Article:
In the 1950’s, Wolf had four songs chart on the Billboard National R&B charts; they were “How Many More Years” (1951 - #4); the flip side “Moanin’ At Midnight” (1951 - #10); “Smokestack Lightning” (1956 - #8) and “I Asked For Water” (1956 - #8). In 1958 the album Moanin’ At Midnight was released containing previously released singles and a couple of new tunes.

In 1962 the album Howlin’ Wolf was released. Many refer to this album as “The Rocking Chair” album due to the photo on the cover of an acoustic guitar leaning against a rocking chair. The album contained four songs which have become iconic in the annuals of rock and roll, having been covered by a multitude of British and American artists. They are “Wang Dang Doodle”, “Goin’ Down Slow”, “Spoonful”, and “Little Red Rooster”.

The relationship with his mother was never mended. A while after finding success in Chicago, Chester went home to visit his mama and find some peace in their relationship. It is said she drove him from the house, refusing to accept any of the money he offered her since it came from “the devil’s music”.

Chester Burnett was a rarity among those who came out of the Delta with music in their soul in that he avoided the pitfalls of alcohol and gambling and actually saved his money. At one point, Howlin' described himself as “the onliest one to drive himself up from the Delta.” This he actually did, with $4,000.00 dollars in his pocket and piloting his own automobile.

Many who tried to escape the hard life of the Delta by traveling the “Blues Highway” were not as successful as Howlin' Wolf. The “Blues Highway” still exists today, though it is a bit more modern – even becoming a 4-lane highway in spots – then it was back then. Highway 61 stretches from Vicksburg, MS to Memphis, TN, traveling through the infamous town of Clarksville, MS.

COUCH NOTE: I am planning a trip sometime in the early fall to just get in the car with the Tuneage loaded up and a number of rolls of film and discover the heritage that exists along this stretch of road. I will be sharing it with you all when it happens.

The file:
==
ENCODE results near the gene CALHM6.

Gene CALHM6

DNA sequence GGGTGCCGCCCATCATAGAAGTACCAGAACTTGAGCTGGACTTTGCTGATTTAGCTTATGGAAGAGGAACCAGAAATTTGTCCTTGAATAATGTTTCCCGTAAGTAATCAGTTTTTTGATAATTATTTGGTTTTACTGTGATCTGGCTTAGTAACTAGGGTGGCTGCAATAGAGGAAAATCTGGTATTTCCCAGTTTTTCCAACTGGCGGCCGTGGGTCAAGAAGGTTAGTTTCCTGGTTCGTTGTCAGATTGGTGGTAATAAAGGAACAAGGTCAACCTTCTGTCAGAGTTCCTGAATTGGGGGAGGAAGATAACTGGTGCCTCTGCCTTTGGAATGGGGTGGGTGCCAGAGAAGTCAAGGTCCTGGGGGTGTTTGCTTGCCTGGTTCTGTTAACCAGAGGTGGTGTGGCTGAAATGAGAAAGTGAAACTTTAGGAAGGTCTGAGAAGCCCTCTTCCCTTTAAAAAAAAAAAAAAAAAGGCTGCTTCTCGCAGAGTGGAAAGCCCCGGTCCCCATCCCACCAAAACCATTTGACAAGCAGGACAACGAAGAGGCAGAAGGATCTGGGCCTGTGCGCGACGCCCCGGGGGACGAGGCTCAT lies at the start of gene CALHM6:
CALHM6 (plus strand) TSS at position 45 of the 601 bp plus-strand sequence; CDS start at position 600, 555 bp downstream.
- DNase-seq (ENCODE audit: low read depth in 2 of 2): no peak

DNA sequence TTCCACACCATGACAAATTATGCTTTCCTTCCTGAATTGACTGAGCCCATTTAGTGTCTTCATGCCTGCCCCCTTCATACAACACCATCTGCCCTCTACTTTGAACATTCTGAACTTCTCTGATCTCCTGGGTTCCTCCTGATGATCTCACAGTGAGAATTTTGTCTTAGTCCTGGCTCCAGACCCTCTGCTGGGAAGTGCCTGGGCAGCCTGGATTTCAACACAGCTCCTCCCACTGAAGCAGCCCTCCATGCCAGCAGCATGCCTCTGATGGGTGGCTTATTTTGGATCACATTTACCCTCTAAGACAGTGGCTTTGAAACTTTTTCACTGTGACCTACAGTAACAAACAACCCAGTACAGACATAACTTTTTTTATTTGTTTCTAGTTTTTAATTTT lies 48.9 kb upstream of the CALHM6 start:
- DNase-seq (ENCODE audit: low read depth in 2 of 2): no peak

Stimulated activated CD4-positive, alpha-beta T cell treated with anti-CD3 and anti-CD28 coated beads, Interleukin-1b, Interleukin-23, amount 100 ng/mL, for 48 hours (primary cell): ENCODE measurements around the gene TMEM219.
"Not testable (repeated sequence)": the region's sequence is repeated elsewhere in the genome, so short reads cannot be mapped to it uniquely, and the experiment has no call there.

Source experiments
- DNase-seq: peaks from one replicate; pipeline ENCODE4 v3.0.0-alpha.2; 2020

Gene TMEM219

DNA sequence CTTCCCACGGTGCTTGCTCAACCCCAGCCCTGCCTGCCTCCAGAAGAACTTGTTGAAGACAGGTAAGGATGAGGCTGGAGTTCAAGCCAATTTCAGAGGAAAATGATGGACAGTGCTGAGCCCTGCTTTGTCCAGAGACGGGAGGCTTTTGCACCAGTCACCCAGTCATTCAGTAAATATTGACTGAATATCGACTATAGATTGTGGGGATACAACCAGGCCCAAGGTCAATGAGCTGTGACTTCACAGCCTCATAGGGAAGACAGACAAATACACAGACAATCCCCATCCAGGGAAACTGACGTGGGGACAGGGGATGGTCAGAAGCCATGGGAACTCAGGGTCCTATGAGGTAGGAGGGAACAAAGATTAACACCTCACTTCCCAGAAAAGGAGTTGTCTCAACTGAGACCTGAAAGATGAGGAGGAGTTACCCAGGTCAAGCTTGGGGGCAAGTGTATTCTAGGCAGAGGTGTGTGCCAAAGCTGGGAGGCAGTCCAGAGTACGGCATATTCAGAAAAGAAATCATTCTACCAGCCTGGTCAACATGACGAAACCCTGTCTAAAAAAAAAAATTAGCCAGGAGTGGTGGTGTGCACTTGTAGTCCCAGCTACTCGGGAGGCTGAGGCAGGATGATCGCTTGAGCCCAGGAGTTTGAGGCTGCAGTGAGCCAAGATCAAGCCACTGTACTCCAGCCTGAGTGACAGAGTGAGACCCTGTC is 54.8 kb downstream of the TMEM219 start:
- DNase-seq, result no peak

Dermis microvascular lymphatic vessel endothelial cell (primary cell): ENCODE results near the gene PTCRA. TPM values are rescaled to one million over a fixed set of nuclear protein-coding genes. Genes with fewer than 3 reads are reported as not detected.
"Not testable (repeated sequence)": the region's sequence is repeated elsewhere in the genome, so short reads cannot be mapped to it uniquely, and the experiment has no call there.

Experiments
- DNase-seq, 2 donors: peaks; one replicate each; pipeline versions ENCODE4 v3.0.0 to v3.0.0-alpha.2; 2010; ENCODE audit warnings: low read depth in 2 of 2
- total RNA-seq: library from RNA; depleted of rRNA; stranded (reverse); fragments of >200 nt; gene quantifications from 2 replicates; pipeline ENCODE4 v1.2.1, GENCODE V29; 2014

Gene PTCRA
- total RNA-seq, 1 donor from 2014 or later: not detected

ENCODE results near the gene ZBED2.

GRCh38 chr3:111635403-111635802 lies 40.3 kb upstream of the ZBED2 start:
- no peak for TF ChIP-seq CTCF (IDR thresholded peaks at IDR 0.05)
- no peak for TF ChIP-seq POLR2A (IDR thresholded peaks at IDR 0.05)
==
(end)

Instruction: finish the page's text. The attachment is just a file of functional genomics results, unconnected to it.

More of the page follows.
Wolf met his wife Lillie when she attended one of his shows in Chicago. From an urban family, Lillie was more refined than most of the women in Wolf ’s life, but they built a strong bond, which lasted until his death. They raised two daughters, Bettye and Barbara. After their marriage, Lillie managed their finances giving Wolf the ability to pay his band members more than others could at the time.

Several musicians who played with both Muddy and Wolf say Wolf was a more professional band leader. Wolf paid his people on time and withheld unemployment insurance and even Social Security, which some of his band members are drawing today.

Wolf also stood up for his band and wouldn’t be taken advantage of. Jimmy Rogers, who played for years in Muddy’s band, said, “Wolf was better at managing a bunch of people than Muddy or anybody else. Muddy would go along with the Chess company. [But] Wolf would speak up for himself.”

In the early 60’s Wolf traveled to Europe to appear with the American Blues Festival tour, making a name for himself on the other side of the Atlantic.

He seemed to understand that these young rock artists were the next generation of musicians as he was after the great Delta blues artists and he built strong relationships with many of them.

This led to the 1970 album The Howlin’ Wolf London Sessions, recorded in London with Eric Clapton, Bill Wyman, Charlie Watts, Ringo Starr and Steve Winwood among others.

In the early 70’s his health began to deteriorate. Having already suffered a heart attack a few years before, an auto accident in 1970 caused irreparable damage to his kidney, necessitating frequent dialysis treatments.

Despite failing health, Wolf continued to play live and released three final albums; the 1972 Live and Cookin’ at Alice’s Revisited (a Chicago blues club), a second London album London Revisited with Muddy Waters and his last studio album Back Door Wolf.

His last performance was in Chicago in November of 1975 with B.B. King. Two months later he passed from kidney failure. His wife Lillie was laid by his side when she passed in 2001.

Chester “Howlin’ Wolf” Burnett was inducted into the Blues Foundation’s Hall Of Fame in 1980. He was inducted into the Rock & Roll Hall Of Fame under the “Early Influence” category in 1991 and in 2003, he was inducted into the Mississippi Musicians Hall of Fame.

The Howlin’ Wolf Blues Society was formed in West Point, MS in 1996 and the Howlin’ Wolf Blues Festival is held each year since 1996.
It does not matter if you are a fan of rock, soul, alternative, metal, or folk, Howlin’ has been covered by them all. Here are just a few examples: